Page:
WellPoint Inc. is planning to spend millions of dollars, especially in California, to support marketing of its new exchange plans.
Joseph Swedish, the company's chief executive officer, and Wayne DeVeydt, the chief financial officer, made that point Wednesday during the company's quarterly earnings call.
WellPoint runs a Blue Cross plan, a Blue Shield plan or both in 14 states. The company has filed applications to sell individual "qualified health plans" through exchanges in 140 "rating regions" in those states, and expects to "selectively participate in several small-group exchanges," Swedish said.
DeVeydt noted the company is reallocating about $50 million in cash into care for the "chronically ill and high-need patients."
Some of the cash will support growth in a company unit that administers self-insured plans, but much of it will go toward "some of the growth we expect in the exchanges, and how we plan to further market and advertise our exchanges," DeVeydt said.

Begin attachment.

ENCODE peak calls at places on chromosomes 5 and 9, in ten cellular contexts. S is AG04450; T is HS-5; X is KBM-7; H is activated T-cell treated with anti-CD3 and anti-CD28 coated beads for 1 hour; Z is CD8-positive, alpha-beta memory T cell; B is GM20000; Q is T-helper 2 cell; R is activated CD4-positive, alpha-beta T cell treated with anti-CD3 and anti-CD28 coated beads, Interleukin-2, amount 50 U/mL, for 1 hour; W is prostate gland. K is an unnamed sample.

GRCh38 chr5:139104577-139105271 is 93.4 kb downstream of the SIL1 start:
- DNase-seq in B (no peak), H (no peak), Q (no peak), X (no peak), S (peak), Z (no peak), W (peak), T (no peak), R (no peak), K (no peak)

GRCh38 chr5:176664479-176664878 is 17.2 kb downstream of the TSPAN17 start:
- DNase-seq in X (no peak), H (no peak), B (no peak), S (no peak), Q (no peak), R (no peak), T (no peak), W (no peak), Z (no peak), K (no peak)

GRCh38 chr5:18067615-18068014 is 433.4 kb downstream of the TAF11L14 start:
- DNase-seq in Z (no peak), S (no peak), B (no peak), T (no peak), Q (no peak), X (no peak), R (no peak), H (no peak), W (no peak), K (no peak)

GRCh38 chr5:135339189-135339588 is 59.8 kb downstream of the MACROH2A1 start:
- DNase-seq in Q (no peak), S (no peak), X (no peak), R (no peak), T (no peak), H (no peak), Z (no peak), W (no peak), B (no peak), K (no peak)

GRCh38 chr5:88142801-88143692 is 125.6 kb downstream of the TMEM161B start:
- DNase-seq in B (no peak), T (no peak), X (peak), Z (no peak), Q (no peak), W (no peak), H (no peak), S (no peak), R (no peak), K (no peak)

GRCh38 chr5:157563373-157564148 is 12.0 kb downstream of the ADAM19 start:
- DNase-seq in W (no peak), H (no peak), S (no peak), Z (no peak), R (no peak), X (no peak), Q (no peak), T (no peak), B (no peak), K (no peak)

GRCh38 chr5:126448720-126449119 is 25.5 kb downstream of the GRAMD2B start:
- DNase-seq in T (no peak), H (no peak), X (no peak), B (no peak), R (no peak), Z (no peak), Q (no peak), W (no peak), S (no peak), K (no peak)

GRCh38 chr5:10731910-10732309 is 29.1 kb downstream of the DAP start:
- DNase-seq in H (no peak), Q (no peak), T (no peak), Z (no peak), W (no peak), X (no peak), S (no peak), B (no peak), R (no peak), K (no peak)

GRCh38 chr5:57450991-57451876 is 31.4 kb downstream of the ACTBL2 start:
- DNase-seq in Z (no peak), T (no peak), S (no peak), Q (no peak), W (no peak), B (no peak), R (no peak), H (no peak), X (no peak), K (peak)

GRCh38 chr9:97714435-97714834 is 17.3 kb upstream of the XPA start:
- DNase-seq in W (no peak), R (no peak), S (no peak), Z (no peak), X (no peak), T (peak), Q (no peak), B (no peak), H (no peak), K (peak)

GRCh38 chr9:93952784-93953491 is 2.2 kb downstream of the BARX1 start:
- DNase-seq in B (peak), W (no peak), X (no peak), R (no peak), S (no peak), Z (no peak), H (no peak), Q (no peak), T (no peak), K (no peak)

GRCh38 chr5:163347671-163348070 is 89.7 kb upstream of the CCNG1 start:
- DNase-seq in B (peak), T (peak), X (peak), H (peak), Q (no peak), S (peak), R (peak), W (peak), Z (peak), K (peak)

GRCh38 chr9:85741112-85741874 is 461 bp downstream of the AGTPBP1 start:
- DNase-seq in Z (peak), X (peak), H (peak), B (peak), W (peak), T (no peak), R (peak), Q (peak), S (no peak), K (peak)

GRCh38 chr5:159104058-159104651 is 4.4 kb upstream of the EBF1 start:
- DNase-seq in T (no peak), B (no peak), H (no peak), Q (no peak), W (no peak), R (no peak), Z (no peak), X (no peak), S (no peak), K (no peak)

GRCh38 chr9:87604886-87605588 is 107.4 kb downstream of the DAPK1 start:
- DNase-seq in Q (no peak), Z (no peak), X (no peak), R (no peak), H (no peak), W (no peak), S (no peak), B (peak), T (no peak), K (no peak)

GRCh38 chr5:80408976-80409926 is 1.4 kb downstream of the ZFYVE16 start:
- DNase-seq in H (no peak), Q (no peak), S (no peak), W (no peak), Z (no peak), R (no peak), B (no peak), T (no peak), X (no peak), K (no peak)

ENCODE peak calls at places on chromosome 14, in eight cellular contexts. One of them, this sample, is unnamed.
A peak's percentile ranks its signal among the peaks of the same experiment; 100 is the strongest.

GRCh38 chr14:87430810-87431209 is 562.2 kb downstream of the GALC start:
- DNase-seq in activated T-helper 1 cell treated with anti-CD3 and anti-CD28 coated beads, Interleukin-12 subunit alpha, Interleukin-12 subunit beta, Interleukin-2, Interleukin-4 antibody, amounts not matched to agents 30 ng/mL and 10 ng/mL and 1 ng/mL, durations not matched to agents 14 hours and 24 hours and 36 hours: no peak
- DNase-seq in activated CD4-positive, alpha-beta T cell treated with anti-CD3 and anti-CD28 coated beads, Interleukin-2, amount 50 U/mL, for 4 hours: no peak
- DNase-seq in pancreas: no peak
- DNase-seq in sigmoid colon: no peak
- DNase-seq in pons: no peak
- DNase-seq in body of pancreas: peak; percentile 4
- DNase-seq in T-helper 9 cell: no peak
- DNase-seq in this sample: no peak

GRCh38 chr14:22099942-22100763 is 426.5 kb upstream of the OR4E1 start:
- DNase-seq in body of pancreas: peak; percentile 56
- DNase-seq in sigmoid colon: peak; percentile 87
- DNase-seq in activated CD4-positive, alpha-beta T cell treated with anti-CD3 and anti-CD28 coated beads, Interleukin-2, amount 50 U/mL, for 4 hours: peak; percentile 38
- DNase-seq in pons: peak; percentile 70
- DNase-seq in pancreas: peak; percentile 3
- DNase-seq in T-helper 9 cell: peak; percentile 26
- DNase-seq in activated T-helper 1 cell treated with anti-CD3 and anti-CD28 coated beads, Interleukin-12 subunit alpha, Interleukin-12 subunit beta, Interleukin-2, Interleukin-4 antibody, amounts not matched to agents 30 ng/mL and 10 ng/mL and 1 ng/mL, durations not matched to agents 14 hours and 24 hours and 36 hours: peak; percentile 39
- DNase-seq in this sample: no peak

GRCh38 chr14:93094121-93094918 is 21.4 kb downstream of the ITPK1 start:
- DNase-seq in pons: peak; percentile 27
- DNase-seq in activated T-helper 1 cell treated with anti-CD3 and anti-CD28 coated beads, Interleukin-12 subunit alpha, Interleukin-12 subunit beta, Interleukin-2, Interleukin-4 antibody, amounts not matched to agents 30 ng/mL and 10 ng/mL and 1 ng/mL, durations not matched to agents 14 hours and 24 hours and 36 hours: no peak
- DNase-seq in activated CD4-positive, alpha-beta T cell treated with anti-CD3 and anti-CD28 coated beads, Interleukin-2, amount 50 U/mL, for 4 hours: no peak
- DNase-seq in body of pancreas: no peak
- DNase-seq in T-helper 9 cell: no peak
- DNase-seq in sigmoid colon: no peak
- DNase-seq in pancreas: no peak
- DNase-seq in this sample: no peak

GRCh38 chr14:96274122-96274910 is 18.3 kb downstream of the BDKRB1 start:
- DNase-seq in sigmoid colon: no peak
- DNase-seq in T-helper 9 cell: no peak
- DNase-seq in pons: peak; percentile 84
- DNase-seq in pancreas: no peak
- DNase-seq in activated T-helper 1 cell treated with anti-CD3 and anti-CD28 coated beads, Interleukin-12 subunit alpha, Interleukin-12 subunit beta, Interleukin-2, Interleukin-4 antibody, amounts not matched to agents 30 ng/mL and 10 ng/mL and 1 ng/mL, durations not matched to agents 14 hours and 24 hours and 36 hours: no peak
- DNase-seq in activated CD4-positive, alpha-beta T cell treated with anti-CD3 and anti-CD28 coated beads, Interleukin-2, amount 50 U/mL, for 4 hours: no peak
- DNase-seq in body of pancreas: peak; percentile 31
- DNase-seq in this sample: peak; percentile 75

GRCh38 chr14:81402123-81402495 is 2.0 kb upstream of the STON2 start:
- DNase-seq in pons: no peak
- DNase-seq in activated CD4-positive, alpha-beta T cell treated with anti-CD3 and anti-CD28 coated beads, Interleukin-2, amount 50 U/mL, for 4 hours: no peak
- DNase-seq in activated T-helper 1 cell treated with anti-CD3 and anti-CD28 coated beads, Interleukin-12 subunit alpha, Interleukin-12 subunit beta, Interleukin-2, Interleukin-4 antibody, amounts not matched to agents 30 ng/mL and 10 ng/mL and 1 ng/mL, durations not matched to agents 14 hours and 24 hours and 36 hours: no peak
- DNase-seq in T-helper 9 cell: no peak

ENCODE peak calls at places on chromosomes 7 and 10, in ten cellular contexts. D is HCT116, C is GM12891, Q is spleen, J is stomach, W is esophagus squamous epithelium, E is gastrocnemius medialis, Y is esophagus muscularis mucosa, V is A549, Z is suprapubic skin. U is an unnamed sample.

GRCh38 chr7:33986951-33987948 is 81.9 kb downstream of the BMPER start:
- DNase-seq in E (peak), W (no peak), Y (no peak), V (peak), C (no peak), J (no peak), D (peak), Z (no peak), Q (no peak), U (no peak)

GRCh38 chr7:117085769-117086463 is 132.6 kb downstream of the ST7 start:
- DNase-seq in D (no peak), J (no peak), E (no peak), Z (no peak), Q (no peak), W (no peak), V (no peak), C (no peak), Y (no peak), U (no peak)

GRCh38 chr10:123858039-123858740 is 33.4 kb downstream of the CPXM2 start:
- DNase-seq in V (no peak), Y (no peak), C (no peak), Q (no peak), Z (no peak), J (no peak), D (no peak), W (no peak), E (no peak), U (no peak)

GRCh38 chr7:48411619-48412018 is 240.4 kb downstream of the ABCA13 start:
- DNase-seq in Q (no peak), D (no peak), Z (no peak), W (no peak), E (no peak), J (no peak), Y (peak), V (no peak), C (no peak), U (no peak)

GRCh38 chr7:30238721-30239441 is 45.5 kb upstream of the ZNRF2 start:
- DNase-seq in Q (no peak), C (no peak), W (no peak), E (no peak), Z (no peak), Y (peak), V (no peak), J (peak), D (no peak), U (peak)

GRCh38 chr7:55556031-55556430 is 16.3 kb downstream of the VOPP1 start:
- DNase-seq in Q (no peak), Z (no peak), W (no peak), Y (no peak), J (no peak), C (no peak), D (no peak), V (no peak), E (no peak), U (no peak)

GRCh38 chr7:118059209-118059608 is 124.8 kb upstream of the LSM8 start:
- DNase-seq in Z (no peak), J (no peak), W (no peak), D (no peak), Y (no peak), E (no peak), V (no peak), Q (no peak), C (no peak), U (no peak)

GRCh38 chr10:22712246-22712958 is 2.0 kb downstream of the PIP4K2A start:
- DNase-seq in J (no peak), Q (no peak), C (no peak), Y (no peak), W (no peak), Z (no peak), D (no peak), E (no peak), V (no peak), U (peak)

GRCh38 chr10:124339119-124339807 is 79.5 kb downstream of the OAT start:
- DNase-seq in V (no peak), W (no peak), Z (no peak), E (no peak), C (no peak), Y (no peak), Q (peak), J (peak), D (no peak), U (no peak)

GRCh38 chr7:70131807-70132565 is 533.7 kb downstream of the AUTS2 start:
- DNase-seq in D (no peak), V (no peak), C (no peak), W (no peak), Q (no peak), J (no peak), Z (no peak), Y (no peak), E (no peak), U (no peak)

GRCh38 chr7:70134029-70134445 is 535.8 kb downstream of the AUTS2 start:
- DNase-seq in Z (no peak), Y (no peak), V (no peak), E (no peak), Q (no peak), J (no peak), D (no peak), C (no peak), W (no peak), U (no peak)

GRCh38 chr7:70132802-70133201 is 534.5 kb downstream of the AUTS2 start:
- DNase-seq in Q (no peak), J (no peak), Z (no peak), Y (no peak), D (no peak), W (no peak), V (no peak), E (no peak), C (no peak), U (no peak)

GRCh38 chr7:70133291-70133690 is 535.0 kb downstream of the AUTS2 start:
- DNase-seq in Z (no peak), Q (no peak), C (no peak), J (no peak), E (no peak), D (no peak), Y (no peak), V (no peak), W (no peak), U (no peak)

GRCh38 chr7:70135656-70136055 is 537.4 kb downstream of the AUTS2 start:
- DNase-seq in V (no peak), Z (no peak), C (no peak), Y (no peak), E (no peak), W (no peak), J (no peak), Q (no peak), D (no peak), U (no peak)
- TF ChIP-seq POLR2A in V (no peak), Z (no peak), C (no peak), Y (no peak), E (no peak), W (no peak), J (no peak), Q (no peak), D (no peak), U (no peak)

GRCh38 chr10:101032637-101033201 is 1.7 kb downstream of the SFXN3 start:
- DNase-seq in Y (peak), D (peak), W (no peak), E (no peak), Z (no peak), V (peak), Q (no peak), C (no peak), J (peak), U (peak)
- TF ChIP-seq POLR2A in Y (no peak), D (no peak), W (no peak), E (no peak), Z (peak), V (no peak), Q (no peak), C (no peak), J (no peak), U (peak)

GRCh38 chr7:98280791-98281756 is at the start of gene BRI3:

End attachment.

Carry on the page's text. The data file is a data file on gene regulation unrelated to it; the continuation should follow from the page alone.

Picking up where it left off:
Swedish said WellPoint believes gaining market share will depend partly on "educating on the exchanges and getting those lives to enroll."
At another point, DeVeydt said, "We think, in terms of the uptake on the exchanges, that it's going to be largely driven by a combination of what our efforts are to educate the market regarding the exchanges and what the states are doing to educate the markets."
California will have a strong exchange marketing program, "so, there's a state where we see a combination of their marketing efforts coupled with ours that we think is a promising formula for exchange growth," DeVeydt said.
WellPoint is reporting $800 million in net income for the quarter on $18 billion in revenue, up from $644 million in net income on $15 billion in revenue for the second quarter of 2012.
The company ended the quarter providing or administering medical coverage for 36 million people, 6.3 percent more than the year before.
Also during the conference call:
- Company executives said the WellPoint QHPs will offer narrower provider networks than comparable traditional commercial plans. But Swedish said WellPoint thinks its networks will be big enough to offer enrollees adequate access and remains somewhat skeptical about how well some competitors' narrower networks will work.
- WellPoint sees some signs individuals who need coverage will wait until 2014 to buy coverage.